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One Source of Truth in the Lab

How Albert Makes Chemists’ Lives Easier

In this Q&A, Matthias Hofmann—a member of our Customer Success team—discusses his unique path to Albert, provides insights on the critical importance of a data ecosystem and “one source of truth in the lab,” and highlights what he loves most about Albert.

There are multiple aspects of Albert that I like very much and wish I had when I was on the “other side” as a chemist in the lab.

A self-described “unconventional chemist,” Matthias Hofmann, Ph.D., has spent years blending his love for managing a chemistry lab with his passion for data analytics. After honing his lab management skills at BASF for several years, Matthias published Data Management for Natural Scientists, imagining a tool that would empower chemists to harness experimental data, making their daily lives easier and improving the quality of science. Months later, he learned that tool existed in Albert.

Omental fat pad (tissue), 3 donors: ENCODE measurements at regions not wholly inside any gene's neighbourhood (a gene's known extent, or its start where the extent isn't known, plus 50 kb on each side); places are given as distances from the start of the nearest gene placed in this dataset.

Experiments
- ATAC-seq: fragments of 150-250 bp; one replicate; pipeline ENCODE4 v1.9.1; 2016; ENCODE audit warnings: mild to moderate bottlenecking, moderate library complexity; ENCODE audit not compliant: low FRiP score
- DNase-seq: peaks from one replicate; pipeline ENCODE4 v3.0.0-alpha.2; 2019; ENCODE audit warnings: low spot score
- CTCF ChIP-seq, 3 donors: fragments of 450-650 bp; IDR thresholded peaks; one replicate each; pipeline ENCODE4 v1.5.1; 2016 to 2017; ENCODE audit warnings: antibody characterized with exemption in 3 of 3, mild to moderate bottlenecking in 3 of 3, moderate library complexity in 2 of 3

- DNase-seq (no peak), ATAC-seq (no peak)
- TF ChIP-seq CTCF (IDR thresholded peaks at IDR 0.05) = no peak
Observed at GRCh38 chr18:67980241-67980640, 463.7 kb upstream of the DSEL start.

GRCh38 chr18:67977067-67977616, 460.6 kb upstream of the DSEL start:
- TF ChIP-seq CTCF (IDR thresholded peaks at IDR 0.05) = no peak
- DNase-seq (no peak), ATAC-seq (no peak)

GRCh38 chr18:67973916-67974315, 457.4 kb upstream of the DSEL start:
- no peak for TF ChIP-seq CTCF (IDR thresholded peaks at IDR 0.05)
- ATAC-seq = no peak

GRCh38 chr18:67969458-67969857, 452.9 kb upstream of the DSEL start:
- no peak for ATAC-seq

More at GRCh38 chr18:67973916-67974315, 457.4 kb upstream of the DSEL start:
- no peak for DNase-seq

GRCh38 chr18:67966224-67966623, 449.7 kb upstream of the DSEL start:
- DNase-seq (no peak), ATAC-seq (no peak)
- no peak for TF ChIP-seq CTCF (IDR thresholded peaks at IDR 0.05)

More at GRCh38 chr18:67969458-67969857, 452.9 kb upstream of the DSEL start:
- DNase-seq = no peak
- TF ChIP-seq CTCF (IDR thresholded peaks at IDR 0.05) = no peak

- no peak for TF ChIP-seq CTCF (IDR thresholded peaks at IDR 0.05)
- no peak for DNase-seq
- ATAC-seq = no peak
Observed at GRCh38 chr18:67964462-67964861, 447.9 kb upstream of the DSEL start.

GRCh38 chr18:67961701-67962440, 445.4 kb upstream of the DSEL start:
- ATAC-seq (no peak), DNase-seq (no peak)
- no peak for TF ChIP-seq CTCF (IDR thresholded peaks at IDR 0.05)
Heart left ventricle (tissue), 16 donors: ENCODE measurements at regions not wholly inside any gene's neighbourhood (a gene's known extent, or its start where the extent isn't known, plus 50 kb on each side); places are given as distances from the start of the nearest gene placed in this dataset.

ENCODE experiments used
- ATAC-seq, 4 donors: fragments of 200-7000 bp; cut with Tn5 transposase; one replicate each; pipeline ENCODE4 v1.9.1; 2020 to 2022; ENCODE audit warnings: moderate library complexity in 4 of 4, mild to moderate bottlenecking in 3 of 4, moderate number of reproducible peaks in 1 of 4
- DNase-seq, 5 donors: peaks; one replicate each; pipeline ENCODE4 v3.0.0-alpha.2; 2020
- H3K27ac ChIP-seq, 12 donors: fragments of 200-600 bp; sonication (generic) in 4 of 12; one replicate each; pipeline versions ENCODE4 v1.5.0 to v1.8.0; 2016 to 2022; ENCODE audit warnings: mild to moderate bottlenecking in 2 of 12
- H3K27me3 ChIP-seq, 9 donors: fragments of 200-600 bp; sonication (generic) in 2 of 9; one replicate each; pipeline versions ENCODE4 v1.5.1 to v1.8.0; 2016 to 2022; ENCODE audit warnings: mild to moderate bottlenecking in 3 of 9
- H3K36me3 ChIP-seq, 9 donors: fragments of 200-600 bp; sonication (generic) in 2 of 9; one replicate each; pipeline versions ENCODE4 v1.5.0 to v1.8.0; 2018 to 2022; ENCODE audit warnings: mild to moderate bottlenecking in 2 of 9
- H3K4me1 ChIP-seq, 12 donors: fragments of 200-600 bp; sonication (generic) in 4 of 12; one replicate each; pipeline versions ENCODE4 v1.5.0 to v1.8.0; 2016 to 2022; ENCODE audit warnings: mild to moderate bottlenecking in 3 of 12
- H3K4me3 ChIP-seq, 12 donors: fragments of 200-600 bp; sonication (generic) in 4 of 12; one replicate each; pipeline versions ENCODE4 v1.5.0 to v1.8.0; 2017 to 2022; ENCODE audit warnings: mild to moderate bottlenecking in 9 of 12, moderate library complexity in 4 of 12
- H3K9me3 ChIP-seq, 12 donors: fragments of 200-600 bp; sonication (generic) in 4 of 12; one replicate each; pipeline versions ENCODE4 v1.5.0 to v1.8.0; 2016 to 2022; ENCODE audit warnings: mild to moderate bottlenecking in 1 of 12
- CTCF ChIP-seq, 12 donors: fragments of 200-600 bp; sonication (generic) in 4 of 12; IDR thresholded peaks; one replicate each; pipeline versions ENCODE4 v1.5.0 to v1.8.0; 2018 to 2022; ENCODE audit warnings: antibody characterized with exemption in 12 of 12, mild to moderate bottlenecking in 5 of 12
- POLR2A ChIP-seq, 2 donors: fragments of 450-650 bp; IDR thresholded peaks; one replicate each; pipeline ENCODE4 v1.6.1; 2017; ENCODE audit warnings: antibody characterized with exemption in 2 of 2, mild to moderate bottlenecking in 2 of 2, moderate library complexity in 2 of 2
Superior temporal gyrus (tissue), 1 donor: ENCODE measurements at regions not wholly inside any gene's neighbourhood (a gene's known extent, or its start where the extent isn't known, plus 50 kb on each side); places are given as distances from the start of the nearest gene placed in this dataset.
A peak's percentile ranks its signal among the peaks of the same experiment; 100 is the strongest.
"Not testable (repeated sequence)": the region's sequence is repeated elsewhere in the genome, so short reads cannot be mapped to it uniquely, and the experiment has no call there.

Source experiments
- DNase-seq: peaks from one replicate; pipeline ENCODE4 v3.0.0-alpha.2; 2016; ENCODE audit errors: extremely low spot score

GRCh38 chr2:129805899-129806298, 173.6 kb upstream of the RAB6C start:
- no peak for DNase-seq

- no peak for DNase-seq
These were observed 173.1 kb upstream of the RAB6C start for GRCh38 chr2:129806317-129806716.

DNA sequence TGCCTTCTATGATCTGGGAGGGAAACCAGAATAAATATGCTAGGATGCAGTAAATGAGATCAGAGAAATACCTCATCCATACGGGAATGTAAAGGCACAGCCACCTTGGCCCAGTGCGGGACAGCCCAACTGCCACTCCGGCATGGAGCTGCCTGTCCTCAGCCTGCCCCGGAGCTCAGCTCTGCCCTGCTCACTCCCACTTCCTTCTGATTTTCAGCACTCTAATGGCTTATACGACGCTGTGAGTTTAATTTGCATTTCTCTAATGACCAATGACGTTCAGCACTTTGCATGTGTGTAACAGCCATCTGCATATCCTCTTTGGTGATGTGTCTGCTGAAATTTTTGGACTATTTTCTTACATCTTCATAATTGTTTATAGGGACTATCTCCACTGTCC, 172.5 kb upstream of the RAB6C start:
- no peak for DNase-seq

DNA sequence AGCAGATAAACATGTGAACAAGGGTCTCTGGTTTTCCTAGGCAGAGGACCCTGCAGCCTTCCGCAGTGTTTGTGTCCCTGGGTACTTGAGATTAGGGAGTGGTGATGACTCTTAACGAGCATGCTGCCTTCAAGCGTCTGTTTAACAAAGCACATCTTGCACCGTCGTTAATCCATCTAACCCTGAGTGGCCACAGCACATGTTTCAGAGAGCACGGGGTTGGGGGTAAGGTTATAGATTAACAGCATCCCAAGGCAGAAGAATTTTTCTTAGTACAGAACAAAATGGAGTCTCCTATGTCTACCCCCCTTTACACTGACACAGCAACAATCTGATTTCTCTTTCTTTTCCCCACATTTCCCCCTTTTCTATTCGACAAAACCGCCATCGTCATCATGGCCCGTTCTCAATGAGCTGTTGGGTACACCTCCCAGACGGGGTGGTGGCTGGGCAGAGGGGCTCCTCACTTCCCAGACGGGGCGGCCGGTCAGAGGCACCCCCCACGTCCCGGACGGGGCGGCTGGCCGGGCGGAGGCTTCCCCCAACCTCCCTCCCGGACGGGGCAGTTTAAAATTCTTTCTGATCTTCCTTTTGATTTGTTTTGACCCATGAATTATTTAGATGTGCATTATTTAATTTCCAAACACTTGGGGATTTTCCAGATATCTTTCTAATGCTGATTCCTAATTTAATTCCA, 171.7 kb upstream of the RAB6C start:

Matthias’ perspective and approach are quite rare in the Chemistry and Materials Science space, which is why we are so excited to have him on our team at Albert. In his role as Technical Success Specialist, he guides our customers on how to leverage Albert’s end-to-end R&D platform to invent faster and better. 

Q: You describe yourself as an “unconventional chemist.” Tell us more!